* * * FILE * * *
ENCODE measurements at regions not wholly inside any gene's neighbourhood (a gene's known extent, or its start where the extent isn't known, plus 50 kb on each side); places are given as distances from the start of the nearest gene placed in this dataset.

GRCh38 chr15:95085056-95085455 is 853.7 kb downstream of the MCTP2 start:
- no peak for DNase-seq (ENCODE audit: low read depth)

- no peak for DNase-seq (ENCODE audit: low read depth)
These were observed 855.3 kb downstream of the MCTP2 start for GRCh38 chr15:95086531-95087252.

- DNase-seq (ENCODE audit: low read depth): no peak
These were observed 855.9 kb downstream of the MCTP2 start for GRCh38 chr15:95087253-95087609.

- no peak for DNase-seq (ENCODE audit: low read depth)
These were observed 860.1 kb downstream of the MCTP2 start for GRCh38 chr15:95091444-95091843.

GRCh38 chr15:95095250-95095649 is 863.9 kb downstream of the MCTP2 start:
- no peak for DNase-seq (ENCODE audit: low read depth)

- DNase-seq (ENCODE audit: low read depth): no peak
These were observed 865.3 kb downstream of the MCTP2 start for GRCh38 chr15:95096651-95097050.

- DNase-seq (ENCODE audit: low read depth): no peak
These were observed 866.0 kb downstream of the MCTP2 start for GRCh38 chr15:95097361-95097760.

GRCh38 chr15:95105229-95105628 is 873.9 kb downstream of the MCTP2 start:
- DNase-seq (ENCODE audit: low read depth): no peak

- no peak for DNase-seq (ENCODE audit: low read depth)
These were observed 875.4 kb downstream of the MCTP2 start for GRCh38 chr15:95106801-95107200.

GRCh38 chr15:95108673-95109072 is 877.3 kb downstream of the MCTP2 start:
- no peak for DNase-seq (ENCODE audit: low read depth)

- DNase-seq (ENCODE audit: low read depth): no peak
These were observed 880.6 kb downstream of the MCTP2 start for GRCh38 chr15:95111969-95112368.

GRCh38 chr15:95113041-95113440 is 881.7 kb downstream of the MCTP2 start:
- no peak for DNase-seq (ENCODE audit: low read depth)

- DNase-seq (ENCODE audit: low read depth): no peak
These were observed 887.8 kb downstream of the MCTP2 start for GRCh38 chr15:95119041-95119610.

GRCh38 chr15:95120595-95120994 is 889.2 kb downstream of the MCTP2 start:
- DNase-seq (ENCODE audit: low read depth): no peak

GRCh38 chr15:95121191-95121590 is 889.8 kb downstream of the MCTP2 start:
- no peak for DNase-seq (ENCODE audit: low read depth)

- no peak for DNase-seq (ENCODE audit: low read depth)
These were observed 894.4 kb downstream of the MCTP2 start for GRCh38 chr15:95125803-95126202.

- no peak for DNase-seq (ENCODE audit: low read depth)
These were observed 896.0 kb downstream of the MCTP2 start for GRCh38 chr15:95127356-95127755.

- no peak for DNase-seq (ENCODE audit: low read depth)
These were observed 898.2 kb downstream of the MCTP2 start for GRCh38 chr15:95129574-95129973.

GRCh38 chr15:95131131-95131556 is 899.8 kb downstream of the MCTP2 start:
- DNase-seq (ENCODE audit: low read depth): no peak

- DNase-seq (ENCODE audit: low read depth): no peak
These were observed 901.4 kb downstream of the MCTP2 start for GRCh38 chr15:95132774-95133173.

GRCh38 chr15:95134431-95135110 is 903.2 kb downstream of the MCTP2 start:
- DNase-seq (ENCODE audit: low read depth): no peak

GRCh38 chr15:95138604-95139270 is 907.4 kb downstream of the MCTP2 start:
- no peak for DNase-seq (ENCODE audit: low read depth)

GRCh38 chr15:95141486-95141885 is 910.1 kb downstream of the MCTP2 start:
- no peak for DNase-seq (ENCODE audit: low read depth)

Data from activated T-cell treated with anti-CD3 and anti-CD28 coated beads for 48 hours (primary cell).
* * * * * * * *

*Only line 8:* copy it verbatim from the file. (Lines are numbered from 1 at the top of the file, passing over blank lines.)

- no peak for DNase-seq (ENCODE audit: low read depth)